BEYOND THE HEADLINES: Trustees need to ease up

The only way students can learn about the world — the good and the bad — is to explore it.

Columnist Richard Rolke

Columnist Richard Rolke

Holy over-reaction, Batman.

Much of last week’s Vernon School District board meeting was focused on field trips and the shocking realization that the world isn’t always safe.

“I know we can’t be totally responsible for all the kids all the time, but we are sending children to a country where there has been terrorist activity,” said trustee Robert Lee of a Grade 11 and 12 trip to France, Germany, Switzerland and Austria.

“Germany has had a few issues as well, so I just bring that forward as a concern.”

Trustee Lisa de Boer also got in on the act.

“I think we need to step back and look at what is happening this year that wasn’t happening two or three years ago — and top of mind is what has happened in Paris,” she said.

Yes there have been horrible tragedies in France and Germany recently, but terrorism is nothing new in Europe. Bombs were going off in the ‘70s and ‘80s and hijacked jetliners regularly made the headlines.

One of my kids went on a school trip to New York City a couple of years ago and we all remember what happened there Sept. 11, 2001. And if it isn’t terrorists, many major U.S. cities could serve up a police shootout or a commuter train off the rails.

Kalamalka Secondary bands have traditionally performed in Disneyland, but maybe the risk of the big one rattling Space Mountain to the ground should bring that to a halt.

As a side note, I was in a Seattle mall just a couple of days before a gunman  killed five people north of the city in a department store. Could a similar thing have occurred while I was shopping?

But ringing alarm bells wasn’t just left to Lee and de Boer.

Trustee Doris Squair was hesitant about students going to Panama because of the zika virus. Yes, zika is a concern but so is eating unwashed lettuce. How many news stories are there are about bugs making the rounds on cruise ships?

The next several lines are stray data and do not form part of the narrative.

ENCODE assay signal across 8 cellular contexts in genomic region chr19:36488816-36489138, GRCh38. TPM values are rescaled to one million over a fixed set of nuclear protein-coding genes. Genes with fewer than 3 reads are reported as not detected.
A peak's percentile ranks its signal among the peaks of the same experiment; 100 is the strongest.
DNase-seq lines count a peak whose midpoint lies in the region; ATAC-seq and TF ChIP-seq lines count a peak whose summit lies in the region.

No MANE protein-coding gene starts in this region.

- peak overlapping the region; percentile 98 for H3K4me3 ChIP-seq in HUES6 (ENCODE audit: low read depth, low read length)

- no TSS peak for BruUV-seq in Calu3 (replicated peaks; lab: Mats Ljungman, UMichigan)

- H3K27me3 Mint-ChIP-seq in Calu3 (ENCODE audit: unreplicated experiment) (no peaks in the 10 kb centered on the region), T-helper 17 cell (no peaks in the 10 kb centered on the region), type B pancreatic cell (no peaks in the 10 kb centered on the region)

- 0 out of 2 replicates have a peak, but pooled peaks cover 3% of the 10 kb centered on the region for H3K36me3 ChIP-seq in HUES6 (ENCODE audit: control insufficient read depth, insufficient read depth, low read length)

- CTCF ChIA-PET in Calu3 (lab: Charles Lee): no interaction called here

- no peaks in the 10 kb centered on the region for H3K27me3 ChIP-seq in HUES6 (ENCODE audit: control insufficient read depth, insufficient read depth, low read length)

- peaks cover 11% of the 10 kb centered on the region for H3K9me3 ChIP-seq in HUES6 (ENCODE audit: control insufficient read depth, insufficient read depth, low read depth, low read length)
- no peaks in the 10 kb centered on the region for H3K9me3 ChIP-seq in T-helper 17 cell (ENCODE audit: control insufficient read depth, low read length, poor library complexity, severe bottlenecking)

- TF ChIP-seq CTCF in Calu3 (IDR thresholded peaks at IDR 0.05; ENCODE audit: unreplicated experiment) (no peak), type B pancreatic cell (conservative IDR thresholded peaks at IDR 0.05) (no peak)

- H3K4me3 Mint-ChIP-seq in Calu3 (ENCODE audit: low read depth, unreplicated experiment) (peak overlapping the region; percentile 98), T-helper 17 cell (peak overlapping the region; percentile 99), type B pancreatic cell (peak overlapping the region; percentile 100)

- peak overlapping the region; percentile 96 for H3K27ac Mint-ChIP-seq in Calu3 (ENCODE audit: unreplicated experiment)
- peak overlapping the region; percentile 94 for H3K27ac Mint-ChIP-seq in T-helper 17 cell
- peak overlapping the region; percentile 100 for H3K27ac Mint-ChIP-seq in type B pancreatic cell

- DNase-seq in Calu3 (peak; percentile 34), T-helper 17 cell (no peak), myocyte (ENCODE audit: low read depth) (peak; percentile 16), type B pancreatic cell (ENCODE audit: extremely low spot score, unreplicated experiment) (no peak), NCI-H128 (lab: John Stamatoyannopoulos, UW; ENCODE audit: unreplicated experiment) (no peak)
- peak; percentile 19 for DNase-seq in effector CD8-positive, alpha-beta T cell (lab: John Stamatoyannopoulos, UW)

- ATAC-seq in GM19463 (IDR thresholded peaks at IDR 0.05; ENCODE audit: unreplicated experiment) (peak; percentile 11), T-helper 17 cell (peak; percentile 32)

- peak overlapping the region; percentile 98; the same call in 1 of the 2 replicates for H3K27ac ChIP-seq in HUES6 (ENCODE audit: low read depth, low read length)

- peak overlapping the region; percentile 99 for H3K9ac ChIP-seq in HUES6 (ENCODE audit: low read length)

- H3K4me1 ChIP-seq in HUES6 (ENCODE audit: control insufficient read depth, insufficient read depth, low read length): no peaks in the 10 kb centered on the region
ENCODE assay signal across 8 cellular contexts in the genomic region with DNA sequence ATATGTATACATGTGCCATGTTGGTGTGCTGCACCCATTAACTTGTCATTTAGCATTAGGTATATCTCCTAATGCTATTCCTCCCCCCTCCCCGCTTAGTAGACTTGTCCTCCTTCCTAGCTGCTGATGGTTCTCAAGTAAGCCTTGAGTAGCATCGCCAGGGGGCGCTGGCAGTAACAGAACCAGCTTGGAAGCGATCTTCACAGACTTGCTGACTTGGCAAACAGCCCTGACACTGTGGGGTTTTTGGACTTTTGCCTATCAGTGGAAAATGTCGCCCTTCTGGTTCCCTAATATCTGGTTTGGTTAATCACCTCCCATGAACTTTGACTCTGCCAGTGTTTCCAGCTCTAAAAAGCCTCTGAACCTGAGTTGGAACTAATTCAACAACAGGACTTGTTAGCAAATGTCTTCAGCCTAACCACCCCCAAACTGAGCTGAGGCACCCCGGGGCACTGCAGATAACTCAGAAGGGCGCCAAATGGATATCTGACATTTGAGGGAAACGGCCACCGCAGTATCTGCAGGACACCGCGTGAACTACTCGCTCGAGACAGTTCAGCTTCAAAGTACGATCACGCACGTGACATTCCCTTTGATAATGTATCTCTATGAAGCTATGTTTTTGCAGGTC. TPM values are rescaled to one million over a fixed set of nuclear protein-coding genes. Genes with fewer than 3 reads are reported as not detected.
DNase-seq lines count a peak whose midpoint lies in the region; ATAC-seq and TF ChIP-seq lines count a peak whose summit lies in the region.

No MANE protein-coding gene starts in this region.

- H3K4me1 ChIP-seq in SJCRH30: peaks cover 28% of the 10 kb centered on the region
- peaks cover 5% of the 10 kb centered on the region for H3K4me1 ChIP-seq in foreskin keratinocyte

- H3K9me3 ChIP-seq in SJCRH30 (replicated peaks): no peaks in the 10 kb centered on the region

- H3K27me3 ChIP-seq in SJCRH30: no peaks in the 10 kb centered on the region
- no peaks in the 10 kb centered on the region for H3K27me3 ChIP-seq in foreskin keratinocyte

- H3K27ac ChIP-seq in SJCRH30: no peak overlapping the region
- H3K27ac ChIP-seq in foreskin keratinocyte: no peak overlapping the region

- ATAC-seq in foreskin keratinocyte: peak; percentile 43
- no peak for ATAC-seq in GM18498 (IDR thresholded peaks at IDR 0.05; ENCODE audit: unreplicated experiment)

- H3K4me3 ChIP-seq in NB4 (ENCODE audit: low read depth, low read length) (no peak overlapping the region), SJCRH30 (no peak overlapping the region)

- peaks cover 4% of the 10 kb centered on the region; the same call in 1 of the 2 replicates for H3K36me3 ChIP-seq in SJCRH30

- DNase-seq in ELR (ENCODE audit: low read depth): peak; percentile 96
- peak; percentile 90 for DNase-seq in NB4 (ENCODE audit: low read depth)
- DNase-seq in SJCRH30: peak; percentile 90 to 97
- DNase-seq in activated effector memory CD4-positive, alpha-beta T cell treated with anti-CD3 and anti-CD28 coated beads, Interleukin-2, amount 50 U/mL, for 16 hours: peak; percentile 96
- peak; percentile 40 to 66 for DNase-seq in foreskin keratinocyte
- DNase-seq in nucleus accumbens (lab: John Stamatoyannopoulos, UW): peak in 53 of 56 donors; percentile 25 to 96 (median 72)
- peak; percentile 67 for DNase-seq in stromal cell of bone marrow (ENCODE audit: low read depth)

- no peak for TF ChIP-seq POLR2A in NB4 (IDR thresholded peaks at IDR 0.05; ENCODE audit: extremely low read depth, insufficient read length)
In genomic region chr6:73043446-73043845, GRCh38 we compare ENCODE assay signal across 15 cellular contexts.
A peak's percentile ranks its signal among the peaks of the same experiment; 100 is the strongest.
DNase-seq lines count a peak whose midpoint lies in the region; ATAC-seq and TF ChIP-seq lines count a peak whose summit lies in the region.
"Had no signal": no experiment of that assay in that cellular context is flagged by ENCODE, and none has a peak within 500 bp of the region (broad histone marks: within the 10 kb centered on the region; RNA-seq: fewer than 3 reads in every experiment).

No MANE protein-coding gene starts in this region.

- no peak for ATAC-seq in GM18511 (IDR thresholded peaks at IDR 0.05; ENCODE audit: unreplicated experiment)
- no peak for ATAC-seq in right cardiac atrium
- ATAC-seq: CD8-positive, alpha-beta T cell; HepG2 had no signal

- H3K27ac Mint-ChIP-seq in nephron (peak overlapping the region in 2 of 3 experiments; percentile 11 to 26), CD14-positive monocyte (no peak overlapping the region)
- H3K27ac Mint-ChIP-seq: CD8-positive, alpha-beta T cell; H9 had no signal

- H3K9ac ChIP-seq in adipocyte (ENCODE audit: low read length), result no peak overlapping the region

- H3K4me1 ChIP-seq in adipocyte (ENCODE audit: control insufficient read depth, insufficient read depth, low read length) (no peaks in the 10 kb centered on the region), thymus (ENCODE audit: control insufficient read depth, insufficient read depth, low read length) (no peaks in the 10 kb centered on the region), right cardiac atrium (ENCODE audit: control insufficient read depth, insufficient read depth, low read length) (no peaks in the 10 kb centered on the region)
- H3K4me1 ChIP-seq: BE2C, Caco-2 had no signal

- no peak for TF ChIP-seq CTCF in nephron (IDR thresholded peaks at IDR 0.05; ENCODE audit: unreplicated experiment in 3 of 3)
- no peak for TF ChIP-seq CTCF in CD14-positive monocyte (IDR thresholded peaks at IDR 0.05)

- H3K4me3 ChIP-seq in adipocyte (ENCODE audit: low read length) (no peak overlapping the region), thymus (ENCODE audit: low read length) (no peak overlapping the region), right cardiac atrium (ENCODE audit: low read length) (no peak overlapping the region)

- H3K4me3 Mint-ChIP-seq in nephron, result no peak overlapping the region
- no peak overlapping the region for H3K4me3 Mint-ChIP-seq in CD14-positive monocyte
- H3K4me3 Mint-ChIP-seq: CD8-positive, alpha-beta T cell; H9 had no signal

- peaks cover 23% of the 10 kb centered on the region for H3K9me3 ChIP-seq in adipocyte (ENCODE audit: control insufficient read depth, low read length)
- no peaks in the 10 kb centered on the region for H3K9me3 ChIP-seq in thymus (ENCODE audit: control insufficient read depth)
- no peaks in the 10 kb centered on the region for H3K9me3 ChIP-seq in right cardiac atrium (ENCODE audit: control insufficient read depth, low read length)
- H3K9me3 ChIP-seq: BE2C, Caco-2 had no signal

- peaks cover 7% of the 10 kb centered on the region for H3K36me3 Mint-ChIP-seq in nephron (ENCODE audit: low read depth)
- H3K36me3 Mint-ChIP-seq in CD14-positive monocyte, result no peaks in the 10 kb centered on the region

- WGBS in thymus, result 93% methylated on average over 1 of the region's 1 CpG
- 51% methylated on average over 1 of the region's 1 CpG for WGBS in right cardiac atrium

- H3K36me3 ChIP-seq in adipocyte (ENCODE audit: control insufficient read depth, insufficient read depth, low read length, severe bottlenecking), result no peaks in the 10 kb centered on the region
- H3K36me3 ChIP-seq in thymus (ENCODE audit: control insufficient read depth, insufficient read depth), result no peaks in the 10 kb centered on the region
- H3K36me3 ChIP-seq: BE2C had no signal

I don’t mean to make light of Lee, de Boer or Squair, as they have the best interest of students at heart, and as a parent, I want to try and minimize any threats — real or perceived — my kids may face.

However, the sad truth is the world can be a dangerous place.

Violence exists, whether it is a detailed plot by organized radicals or the random act of an individual wrestling with personal issues. On top of this, airplanes fall out of the sky for mechanical reasons and towers disappearing into the clouds catch on fire. And if that isn’t enough, motor vehicle accidents around the globe claim the lives of tourists.

But beyond the risks, we can’t keep our kids in bubble wrap.

The only way they can learn about the world — the good and the bad — is to explore it. Their experiences can shape their outlook on life and perhaps encourage them to make a difference either at home or abroad, such as the students who build orphanages in Mexico despite that country’s poor track record for safety.

By travelling, they can learn about new cultures, and perhaps that will lead to more tolerance and understanding.

Ultimately, we need to remember that the North Okanagan isn’t immune from the problems of the world. Everything that happens somewhere else could also happen right here, including in the hallways of our schools.